There is a twist in the parable that I had never seen before. Remember that text we looked at last week and the one I quoted at the beginning? Jesus said, ‘Or what king, going out to encounter another king in war, will not sit down first and deliberate whether he is able with ten thousand to meet him who comes against him with twenty thousand? And if not, while the other is yet a great way off, he sends a delegation and asks for terms of peace. So, therefore, any one of you who does not renounce ll that he has cannot be my disciple.’
The point is obvious, the decision is upon you. The king is invading, there is no time to putter about because the time of decision is at hand. ‘Now is the time of salvation’ as Paul says.
Jesus says that the wise king who cannot meet the challenge should seek peace ‘while the other is yet a great way off.’
Listen to these words from the parable of the prodigal son:
‘But when [the younger son] came to himself, he said, “how many of my father’s hired servants have more than enough bread but I perish here with hunger! I will arise and go to my father, and I will say to him, “Father, I have sinned against heaven and before you. I am no longer worthy to called your son. Treat me as one of your hired servants.” And he arose and came to his father. But while he was still a long way off, his father saw him and felt compassion, and ran and embraced him and kissed him.’
I hope you caught the obvious parallel. ‘While he was still a long way off.’ ‘Settle matters with the king while you are still a long way off,’ says Jesus, but he uses the exact same phrase, and who is the one running from a long way off?
It is God. Don’t miss the parallel and the irony here. God is the seeker of the lost, he is the Father who will run to his son who has destroyed his life for the purpose of reconciliation and relationship.
Lastly, Jesus’ parable of the prodigal son ends with the older brother in a state of grumbling and the father stating, ‘Son, you are always with me, and all I have is yours. It was fitting to celebrate and be glad, for this brother of yours was dead, and is alive again, he was lost and is found.’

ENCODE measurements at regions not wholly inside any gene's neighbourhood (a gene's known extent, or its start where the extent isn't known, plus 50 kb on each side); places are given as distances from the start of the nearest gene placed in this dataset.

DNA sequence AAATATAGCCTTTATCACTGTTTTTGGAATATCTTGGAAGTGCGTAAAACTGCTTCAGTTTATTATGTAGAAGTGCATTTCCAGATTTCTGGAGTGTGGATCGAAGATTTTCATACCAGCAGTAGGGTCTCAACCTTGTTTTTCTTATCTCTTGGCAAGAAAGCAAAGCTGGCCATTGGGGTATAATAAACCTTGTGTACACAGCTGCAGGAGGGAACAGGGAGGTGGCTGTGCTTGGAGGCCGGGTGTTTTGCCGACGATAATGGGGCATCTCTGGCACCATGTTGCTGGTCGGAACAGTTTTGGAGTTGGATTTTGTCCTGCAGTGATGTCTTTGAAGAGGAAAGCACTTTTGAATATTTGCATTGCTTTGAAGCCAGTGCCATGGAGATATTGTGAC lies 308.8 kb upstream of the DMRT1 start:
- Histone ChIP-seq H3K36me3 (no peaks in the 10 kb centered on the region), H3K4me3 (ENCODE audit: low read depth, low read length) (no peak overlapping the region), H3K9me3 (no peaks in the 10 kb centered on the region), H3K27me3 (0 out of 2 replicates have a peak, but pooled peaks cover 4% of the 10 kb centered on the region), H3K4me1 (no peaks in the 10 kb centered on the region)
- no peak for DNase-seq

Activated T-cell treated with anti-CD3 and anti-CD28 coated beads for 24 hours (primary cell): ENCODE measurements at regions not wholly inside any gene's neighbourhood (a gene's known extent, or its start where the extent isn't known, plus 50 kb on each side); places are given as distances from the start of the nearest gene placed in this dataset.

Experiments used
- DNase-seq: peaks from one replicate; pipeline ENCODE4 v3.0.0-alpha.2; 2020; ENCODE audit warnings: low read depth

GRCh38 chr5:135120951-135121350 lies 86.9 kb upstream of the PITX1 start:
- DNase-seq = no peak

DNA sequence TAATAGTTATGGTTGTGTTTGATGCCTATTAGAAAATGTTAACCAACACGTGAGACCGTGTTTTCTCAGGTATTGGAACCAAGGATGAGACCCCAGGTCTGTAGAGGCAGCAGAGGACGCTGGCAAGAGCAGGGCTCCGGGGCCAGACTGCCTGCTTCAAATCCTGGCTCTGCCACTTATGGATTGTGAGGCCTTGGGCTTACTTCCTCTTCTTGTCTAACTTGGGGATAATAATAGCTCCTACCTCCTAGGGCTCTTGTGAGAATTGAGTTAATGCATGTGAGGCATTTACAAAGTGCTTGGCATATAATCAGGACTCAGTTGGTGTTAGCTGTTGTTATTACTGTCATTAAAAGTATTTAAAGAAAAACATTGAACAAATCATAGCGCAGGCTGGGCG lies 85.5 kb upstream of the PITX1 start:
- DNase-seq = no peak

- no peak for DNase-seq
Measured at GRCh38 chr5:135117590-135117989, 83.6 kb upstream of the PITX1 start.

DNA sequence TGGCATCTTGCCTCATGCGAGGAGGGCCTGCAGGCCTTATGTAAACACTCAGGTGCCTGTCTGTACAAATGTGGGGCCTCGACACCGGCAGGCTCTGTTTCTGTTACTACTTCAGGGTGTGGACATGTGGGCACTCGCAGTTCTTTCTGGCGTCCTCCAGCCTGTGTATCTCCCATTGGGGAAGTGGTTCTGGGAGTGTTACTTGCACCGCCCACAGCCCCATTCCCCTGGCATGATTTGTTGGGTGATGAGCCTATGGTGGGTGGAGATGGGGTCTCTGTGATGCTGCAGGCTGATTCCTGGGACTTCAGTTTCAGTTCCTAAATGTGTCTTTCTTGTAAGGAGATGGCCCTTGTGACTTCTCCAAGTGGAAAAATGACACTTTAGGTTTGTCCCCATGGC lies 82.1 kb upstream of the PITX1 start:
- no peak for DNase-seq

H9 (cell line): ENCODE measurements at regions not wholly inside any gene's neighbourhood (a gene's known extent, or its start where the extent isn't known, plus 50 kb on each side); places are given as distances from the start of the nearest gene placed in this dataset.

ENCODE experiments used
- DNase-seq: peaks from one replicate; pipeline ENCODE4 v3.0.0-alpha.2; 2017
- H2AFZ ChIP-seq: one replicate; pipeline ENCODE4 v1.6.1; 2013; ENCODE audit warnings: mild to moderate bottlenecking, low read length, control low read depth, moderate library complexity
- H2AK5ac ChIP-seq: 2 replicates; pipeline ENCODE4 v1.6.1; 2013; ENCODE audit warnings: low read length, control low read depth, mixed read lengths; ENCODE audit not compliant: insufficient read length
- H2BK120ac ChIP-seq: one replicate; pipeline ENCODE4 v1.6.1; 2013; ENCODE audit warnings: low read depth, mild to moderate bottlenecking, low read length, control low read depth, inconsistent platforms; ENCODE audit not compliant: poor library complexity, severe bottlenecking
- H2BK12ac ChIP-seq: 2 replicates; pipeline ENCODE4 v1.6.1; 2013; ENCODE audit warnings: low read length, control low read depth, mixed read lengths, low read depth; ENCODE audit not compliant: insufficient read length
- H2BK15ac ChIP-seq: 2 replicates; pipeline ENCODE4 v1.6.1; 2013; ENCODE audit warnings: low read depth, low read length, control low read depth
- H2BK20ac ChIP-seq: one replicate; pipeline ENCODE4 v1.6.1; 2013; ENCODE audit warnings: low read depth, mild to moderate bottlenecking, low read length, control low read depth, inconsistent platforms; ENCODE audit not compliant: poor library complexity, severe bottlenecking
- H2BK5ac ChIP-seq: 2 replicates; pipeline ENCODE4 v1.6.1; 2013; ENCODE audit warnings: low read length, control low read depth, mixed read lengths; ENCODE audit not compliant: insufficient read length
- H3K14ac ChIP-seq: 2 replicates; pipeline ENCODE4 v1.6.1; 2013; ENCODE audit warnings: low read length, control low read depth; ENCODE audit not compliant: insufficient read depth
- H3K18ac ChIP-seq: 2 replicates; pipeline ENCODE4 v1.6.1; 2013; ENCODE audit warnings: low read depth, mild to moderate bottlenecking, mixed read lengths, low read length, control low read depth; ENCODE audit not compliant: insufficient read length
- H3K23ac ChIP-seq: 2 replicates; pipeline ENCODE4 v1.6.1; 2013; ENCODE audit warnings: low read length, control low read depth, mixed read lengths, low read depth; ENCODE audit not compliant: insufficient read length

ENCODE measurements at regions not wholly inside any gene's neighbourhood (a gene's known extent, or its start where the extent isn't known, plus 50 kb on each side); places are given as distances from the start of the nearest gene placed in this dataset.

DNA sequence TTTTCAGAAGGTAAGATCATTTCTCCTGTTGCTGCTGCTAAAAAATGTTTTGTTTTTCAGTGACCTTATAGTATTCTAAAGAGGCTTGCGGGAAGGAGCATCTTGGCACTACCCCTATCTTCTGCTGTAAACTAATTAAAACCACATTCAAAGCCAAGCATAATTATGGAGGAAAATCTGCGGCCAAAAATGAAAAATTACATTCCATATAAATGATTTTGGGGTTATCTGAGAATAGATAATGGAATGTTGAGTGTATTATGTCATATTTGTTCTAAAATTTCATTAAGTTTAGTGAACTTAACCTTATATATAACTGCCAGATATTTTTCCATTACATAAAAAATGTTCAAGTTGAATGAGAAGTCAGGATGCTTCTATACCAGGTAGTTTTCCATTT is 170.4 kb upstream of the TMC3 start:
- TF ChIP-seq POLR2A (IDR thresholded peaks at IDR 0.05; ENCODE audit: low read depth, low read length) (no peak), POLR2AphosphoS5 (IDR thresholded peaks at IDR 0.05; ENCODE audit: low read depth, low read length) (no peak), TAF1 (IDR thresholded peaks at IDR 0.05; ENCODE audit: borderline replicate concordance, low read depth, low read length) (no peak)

Jesus never says what happened to the older brother because he is offering a challenge to his hearers. Those who are all that and a bag of chips, those who have everything, those who do what is right and who have worked for every penny: is there anyone in your mind who is outside of God’s redemption? Is there anyone so unlovely and so unlovable that God does not love them? Is there anyone too evil that even God’s love has limits?
You remember the ruthless dictator of Uganda Idi Amin. Amin arbitrarily killed those who he thought were a threat to his power or those he just didn’t like. 300,000 people were killed under his regime, including the Anglican Archbishop Janni Luwum. I heard recently of one of Archbishop Luwan’s priests Festo Kivengere, who was the last person to see the Archbishop alive. The Archbishop was taken from his quarters one day, questioned, tortured and shot.
Father Kivengere, who also became a bishop himself was later asked to comment on the whole event and the brutality of Amin. Eventually, he wrote a book called I Love Idi Amin in which he wrote, “On the cross, Jesus said, ‘Father, forgive them, because they don’t know what they are doing.’ As evil as Idi Amin was, how can I do less toward him?” How can anyone say such a thing? ‘He is kind to the ungrateful and the evil. Be merciful as your Father is merciful.’
I’ve shared this quote with you from Isaac of Ninevah :
“Let yourself be persecuted, but do not persecute others.
Be crucified, but do not crucify others. Be slandered, but do not slander others.
Rejoice with those who rejoice, and weep with those who weep: such is the sign of purity.
Suffer with the sick. Be afflicted with sinners. Exult with those who repent…
Rebuke no one, revile no one, not even those who live very wickedly.
Spread your cloak over those who fall into sin, each and every one, and shield them.
And if you cannot take the fault on yourself and accept punishment in their place,
do not destroy their character…that they be protected and receive mercy.”
This is God’s heart. To seek and save what is lost.
God is kind to the ungrateful and the evil. Be merciful as your Father is merciful.